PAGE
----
• Alistair Griffin – Just Drive
  • Motorcycle – As The Rush Comes
  • AC/DC – Highway To Hell
  • Rascal Flatts – Life Is A Highway
  • Steppenwolf – Born To Be Wild
  • U2 – Beautiful Day
  • Andain – Beautiful Things
  • Tracy Chapman – Fast Car (how can I not include this?)
  • Daft Punk – Around The World
  • DJ Shah feat. Adrina Thorpe – Who Will Find Me
  • Jose Amnesia feat. Jennifer Rene – Wouldn’t Change A Thing
  • Willie Nelson – On The Road Again
  • Red Hot Chilli Peppers – Road Trippin’
  • Armin van Buuren – Coming Home

And after coming up with the measly playlist above (which won’t get me past Worcester!), my brain has decided that it’s fried for the day…

Between the mountains and ocean

Memories of a weekend past:  some random bored browsing on YouTube uncovered these clips of the R44 drive between Betty’s Bay and Gordon’s Bay:

(For the trance addicts that follow this blog: the background track for the second clip is Adam Nickey – In Motion.  I’m not sure what was used for the first clip – yet.)

On the road again…

Yes, I’ve got another road trip coming up. This time I’m off to Cape Town, as my sister managed to get into UCT Medical School. And guess who the lucky one is who has to drive her and her wardrobe down? I’m not sure of dates at the moment, but it’s whenever the residences open (early February if I’m not mistaken).

I’ll probably drive down on the Saturday/Sunday, spend the week in Cape Town taking a break and catching up with old friends of mine that I haven’t seen for a long time – there’s quite a few of them (yes jerith, you’re on that list), then drive back up on Friday and Saturday, which gives me Sunday to recover from the 2 day trip back. I’ll probably be taking the N2 route, as usual. The first day is really dodge the livestock, natives, and native transport (*cough* taxis *cough*) in the Transkei, but the second half of the trip (the Garden Route section) is really awesome. I can just see myself leaving Port Elizabeth early and getting to Cape Town late, as I usually go and stop off at all the little places along the way. One of those places is Storms River Mouth, by far my favourite place in South Africa. If you ever find yourself driving along that way, I would strongly suggest that you take that detour (it’s only 10-15 minutes off the main road, and trust me, it’s well worth it).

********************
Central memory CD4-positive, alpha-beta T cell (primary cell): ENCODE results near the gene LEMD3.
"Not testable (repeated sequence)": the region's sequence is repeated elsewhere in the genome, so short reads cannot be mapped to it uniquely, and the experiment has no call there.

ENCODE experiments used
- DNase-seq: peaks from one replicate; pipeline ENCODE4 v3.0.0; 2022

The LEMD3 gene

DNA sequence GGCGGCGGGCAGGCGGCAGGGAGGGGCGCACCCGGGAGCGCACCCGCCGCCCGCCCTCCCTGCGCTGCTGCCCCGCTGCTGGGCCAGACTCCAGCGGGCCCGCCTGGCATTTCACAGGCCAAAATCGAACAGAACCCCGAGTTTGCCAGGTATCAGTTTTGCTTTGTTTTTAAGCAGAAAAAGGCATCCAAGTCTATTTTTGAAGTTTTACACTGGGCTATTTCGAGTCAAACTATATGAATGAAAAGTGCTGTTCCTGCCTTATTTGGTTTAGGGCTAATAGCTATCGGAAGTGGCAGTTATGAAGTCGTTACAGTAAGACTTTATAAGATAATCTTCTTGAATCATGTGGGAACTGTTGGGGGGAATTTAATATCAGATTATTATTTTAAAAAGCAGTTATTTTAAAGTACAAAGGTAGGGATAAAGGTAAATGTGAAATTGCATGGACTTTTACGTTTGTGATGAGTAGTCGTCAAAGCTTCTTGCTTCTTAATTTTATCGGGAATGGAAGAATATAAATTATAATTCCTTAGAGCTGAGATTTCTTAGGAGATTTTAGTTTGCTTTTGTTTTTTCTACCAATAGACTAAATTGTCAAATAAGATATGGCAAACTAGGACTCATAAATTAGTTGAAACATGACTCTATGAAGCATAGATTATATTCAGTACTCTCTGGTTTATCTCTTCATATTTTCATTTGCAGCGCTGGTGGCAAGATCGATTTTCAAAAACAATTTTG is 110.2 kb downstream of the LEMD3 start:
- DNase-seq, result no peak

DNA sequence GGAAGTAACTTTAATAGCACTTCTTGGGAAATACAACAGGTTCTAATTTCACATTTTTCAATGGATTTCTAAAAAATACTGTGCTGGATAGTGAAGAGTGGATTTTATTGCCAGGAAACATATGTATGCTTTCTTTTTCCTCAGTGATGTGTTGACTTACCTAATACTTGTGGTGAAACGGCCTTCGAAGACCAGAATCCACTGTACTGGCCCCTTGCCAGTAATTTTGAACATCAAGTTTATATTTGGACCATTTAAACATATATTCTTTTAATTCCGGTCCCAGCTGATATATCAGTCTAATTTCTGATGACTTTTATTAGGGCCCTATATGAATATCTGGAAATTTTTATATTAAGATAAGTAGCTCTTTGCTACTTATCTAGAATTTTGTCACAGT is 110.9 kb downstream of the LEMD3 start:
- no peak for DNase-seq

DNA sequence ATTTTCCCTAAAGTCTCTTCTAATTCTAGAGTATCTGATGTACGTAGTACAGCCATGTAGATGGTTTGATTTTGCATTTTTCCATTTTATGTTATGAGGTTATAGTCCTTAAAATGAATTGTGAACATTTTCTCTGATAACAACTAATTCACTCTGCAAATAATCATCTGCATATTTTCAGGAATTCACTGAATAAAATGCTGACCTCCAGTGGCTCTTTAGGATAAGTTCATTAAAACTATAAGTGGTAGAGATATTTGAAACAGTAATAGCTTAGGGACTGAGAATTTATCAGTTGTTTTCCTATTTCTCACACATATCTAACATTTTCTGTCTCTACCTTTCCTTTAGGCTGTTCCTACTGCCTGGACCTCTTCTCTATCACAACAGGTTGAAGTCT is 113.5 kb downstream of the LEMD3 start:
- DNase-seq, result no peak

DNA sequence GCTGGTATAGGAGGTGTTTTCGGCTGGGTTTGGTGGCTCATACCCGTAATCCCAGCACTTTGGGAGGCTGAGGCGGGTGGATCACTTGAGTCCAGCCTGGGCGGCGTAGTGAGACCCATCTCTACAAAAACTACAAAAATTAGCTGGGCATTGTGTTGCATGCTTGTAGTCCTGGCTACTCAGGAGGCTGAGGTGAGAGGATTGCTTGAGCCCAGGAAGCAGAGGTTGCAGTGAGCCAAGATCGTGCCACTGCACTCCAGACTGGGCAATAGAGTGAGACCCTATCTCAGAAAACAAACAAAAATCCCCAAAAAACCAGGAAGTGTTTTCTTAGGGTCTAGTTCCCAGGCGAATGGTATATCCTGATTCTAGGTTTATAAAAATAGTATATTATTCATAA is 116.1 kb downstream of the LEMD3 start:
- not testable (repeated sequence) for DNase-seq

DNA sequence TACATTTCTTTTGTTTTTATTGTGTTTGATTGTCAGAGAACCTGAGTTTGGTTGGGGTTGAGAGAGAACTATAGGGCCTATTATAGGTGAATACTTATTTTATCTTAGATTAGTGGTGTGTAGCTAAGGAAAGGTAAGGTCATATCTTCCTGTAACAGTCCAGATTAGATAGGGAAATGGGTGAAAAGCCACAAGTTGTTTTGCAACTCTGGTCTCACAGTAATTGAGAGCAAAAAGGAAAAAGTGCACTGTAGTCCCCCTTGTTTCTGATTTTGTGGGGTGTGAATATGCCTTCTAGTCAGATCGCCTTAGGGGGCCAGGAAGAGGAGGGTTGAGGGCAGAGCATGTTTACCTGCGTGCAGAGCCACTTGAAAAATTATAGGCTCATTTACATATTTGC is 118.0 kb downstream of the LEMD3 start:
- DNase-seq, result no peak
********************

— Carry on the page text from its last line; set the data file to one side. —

What I find really fascinating is that on the N2 drive to Cape Town, there’s only two tollgates, one at Port Shepstone and the other in the Tsitsikamma area, and last time I drove that way (April 2004), they were only around R10 each. By comparison, the trip to Johannesburg is 560km compared with ~1700km to Cape Town, you have five tollgates (Mariannhill, Mooi River, Tugela, Wilge and De Hoek), and four of them cost more individually than what you pay in toll fees for the entire trip to Cape Town. Well, at least none of us have to travel on the N4 in the Nelspruit area, apparently there’s one tollgate there that’s something like R50.

By the way, if you’re reading this and you’ve been communicating with me via e-mail for this past week, the reason why my responses have been so slow is that we’re having some issues with our e-mail system, which we’re trying to sort out. I know that it’s probably extremely frustrating for you, but there’s not much that I can do about it (apparently it’s Head Office’s fault).

rAge 2006.

This post is a little late, I know, but student holidays are over and work’s been keeping me busy again. But anyway…

We left Durban at 06:00 (after picking up the two guys that I was taking up with me) and headed on up. Stopped at Mooi River for some breakfast after waiting 10 minutes at the ramp toll gate because the truck drivers were taking their sweet bloody time to pay the toll fees. Nevertheless, it was only a minor annoyance (and we had the pleasure of listening to a hilarious clip on the radio on pilots wanting to be radio DJs while we waited). Anyway, an hour out of Mooi River, I was feeling relaxed and settled. I’d had a good breakfast, hardly any traffic on the road – you know, that sort of thing. I was feeling confident that I’d reach Johannesburg between 13:00 and 14:00…

Then, as I got to the top of Van Reenen’s Pass, at the last left-hand bend before you cross into the Free State (just past the Little Church turn-off, for those of you that’s been that way before), I came to a queue of stationary vehicles. We’d just gone though some roadworks, so my first thought was: “More roadworks. Probably one of those 20 minute stop/go thingies. Won’t take too long before I’m though.” But then a Hazardous Materials vehicle came by on the wrong side of the road (which was eerily deserted) and I knew that it was something bad.